GE sees more short-term wind, solar departures but long-term demand

E&E • Posted: Wednesday, February 1st, 2012

General Electric Co. executives expect more companies to exit the wind and solar power business, but they still see growing long-term demand.

Total wind power growing in Calif.

Source: Anne C. Mulkern • E&E • Posted: Wednesday, February 1st, 2012

Wind-generated electricity now makes up 5 percent of California’s power, a trade group said today as it lobbied Congress to extend a tax incentive. Developers added 921 megawatts of wind projects in the Golden State last year, enough to juice more than 400,000 homes, the California Wind Energy Association (CalWEA) said. Wind power capacity in the state now is 3,927 MW, the association said.

Senate Tuesday group has bipartisan energy legislation in its sights

Source: Jean Chemnick • E&E • Posted: Wednesday, February 1st, 2012

Senate supporters of efforts to curb carbon dioxide emissions hope to cobble together a package this year that would boost energy efficiency and alternative energy — and can pass the Senate. The group, headed by Sens. John Kerry (D-Mass.) and Barbara Boxer (D-Calif.), revived their Tuesday meetings late last year, and approximately 20 Democrats attend regularly.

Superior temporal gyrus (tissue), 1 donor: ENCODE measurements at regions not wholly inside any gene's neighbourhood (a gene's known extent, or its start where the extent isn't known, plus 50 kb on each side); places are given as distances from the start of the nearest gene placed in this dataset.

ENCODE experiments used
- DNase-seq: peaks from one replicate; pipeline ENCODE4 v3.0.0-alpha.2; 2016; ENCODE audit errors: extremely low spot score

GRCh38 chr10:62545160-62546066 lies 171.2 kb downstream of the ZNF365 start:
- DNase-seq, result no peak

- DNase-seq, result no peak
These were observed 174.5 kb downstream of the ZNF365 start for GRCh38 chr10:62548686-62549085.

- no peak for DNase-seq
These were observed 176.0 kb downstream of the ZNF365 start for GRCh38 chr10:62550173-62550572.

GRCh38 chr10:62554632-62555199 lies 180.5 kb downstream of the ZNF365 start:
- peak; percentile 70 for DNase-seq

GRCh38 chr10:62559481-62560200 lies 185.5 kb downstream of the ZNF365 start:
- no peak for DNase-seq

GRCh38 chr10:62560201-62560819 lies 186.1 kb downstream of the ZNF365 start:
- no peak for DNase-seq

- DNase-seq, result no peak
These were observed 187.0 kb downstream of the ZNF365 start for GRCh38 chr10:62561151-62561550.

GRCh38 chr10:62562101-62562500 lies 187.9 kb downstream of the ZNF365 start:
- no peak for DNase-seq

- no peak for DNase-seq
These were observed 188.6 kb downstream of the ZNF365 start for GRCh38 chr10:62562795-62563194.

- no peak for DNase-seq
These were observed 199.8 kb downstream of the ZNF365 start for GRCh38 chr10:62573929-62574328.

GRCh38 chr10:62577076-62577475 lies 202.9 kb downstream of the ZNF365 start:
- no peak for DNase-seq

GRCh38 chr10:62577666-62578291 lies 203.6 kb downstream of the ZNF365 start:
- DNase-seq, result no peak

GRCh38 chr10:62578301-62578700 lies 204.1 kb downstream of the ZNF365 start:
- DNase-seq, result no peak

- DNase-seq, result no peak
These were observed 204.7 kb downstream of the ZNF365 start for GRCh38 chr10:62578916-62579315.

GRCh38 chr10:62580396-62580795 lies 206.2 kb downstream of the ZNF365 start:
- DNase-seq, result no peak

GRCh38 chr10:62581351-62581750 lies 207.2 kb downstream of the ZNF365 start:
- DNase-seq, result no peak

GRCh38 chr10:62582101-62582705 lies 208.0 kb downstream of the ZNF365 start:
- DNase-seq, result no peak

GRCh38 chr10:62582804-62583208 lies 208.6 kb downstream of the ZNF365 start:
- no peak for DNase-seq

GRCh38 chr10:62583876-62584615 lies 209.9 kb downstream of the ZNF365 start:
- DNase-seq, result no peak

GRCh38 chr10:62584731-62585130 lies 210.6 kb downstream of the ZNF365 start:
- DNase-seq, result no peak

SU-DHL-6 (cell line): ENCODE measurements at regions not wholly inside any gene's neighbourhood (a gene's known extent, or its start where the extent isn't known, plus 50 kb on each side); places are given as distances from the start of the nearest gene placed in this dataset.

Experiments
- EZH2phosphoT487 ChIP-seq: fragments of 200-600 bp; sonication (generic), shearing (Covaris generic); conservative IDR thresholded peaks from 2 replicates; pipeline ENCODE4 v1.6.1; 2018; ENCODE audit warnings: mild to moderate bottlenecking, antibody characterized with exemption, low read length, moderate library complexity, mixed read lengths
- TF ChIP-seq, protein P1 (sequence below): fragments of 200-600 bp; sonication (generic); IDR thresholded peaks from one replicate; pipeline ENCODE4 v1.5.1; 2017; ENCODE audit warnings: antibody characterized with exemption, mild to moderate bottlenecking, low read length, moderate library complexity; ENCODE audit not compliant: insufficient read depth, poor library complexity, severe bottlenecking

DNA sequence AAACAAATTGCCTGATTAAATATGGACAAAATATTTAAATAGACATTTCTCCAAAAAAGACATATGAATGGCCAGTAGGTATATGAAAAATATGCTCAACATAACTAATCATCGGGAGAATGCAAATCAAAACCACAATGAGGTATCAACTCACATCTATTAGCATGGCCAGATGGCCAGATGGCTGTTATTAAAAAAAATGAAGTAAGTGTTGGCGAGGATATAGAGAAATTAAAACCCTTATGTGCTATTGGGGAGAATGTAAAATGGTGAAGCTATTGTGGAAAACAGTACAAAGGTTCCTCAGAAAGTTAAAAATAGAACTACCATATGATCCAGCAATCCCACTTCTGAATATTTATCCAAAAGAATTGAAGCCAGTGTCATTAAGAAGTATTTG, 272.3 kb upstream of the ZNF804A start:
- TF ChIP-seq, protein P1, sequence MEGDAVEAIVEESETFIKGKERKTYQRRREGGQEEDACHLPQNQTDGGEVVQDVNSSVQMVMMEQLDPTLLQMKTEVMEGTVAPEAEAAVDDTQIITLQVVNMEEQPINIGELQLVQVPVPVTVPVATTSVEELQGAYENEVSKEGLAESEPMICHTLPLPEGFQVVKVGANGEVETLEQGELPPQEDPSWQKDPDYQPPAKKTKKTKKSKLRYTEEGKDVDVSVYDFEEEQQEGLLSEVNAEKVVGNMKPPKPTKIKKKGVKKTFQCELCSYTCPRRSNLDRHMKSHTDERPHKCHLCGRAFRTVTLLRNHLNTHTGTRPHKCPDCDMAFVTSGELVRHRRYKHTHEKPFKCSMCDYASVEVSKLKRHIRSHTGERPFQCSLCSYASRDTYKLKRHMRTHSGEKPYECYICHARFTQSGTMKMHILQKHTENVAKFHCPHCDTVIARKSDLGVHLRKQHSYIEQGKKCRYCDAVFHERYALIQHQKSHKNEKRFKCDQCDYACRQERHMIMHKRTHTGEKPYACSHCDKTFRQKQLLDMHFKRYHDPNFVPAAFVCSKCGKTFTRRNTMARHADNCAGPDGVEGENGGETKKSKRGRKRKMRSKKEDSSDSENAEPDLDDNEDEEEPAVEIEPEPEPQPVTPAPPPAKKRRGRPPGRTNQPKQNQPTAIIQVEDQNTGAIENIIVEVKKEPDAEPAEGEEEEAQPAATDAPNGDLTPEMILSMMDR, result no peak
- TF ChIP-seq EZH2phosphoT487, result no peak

Baucus urges extension of green tax credits as part of payroll tax package

Source: Elana Schor • E&E • Posted: Wednesday, February 1st, 2012

Bipartisan enthusiasm for sweeping tax reform — a task considered nearly impossible to complete before the November elections — should not prevent lawmakers from swiftly extending renewable energy credits, the Senate’s chief tax writer said yesterday. At issue for the Senate Finance Committee are dozens of tax benefits that expired last year, including the research and development credit, as well as a passel more set to run out at the end of this year unless lawmakers act. In that latter group are two credits hotly pursued by alternative energy companies, a production credit used by wind and biomass producers and a 30 percent advanced manufacturing credit.